“At its heart, it’s a small personal loan," Nelson said. “Credit unions were formed to do small personal loans to help community members. This is what we do and what we’ve done for decades.”
Other credit unions have taken a different approach to tackling affordable housing issues.
Power Financial CU in Pembroke Pines, Fla., earlier this year became the first credit union to invest in the Community Development Fund, a market-rate bond fund focused on investing in fixed-income securities with high credit quality, with proceeds being directed toward community development efforts nationwide.
Kenneth H. Thomas, president of the fund, in a press release called PFCU’s South Florida market “ground zero” for affordable housing. Median home price listings in Miami-Dade County are just shy of $400,000, according to Zillow, though median sales come in about 25% below that figure. The average rental price in Miami in July was more than $1,700, up 6% from one year prior.
Power Financial said in the release that its commitment to the CDF “represents its support of a growing economic crisis in South Florida.” Since its inception, the fund has generated more than $50 million in support for affordable single-family and multi-family housing.
Feeling the squeeze
The number of financial institutions getting involved in affordable housing has ebbed and flowed over the years, according to Robert Silverman, a professor at SUNY Buffalo focused on community development and urban issues.
“As there has been a crunch in terms of affordability in a lot of markets, financial institutions have become more involved in that whole discussion,” he said, pointing out that projects have ranged from becoming involved in local land use regulations to informing consumers about tax breaks, down-payment assistance and more. What makes the situation different right now, he added, is that because new construction and housing inventory have declined. That has put upward pressure on prices, shifting supply and demand curves “in a way to create fewer available units,” Silverman said.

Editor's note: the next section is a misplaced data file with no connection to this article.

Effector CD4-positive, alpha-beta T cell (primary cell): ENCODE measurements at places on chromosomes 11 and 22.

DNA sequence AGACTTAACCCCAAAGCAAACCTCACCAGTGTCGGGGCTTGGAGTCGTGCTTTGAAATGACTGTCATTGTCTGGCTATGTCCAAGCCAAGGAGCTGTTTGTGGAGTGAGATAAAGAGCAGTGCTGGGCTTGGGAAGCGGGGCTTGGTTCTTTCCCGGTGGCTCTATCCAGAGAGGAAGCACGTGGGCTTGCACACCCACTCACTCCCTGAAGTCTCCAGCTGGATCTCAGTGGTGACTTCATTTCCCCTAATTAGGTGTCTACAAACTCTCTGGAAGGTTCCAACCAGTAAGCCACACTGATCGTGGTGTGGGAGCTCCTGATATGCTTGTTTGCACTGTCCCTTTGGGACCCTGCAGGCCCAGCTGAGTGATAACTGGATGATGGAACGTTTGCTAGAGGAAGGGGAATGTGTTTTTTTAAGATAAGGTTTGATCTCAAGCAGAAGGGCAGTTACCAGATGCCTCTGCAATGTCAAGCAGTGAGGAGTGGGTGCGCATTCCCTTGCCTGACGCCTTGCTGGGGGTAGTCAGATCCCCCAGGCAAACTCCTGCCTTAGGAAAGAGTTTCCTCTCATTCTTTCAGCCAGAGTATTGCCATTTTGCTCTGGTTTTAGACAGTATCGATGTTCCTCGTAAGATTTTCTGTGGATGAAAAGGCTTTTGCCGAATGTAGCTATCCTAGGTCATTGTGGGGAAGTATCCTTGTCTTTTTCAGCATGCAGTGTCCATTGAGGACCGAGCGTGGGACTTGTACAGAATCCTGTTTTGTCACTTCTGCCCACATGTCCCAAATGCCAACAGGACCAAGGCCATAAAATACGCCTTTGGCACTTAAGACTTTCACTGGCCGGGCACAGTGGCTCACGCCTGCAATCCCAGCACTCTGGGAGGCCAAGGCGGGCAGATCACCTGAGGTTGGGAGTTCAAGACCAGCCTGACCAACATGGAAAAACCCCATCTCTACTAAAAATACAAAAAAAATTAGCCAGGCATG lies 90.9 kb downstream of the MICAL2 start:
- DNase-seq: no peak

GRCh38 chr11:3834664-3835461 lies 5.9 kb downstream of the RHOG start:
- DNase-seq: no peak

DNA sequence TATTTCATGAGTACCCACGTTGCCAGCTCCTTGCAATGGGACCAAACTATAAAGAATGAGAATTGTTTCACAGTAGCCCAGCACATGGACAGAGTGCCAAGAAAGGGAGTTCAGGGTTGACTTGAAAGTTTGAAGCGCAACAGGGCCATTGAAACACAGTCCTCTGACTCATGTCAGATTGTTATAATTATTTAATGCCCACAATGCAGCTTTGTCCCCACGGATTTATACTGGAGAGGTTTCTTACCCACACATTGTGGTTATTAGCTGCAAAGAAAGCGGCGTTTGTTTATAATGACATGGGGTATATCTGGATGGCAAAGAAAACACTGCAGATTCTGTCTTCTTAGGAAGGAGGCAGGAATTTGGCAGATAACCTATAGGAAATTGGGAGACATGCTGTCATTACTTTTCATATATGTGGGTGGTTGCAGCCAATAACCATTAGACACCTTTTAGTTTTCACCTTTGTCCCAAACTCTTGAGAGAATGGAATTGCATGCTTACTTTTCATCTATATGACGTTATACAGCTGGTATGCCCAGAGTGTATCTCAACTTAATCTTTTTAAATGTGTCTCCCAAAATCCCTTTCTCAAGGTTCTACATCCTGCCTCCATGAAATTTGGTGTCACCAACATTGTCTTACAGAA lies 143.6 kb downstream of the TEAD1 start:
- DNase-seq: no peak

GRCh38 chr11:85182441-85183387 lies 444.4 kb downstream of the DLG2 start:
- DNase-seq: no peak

“That has put pressure on prices in general across the country to go up for housing unites because of a lack of new inventory created,” Silverman added. “That has implications for people at the lower end of the housing spectrum, and that’s part of why you see a lot of discussion across the country on affordability – lower-income households have been squeezed out of the market because there’s not enough new housing construction taking place since the recession to create the inventory you need to keep prices down.”
But can initiatives at credit unions and other lenders actually make a difference on such a big issue? According to Silverman, it depends.
While loan products, homeownership counseling and more can help at the individual level, he said, there are also steps the industry can take to make a difference at a foundational level.
“I think credit unions can advocate locally for housing policies that might produce more affordable housing, whether it’s things like more flexible zoning standards that allow for more affordable units to be developed or local housing funds being used to promote affordability,” Silverman suggested.
CUs can also do more in working with nonprofit housing developers to provide bridge loans for construction at lower rates in order to reduce the cost of development, which ends up translating to lower rents and more affordable housing in general, he added.
Point West’s Nelson agreed that security-deposit loans are just a drop in the bucket, but emphasized that they can still make a vital difference for consumers struggling with these issues.
“It’s one solution,” she said. “Credit unions across the nation are finding niche ways they can contribute a solution to the community to take advantage of, and this is just one of those.”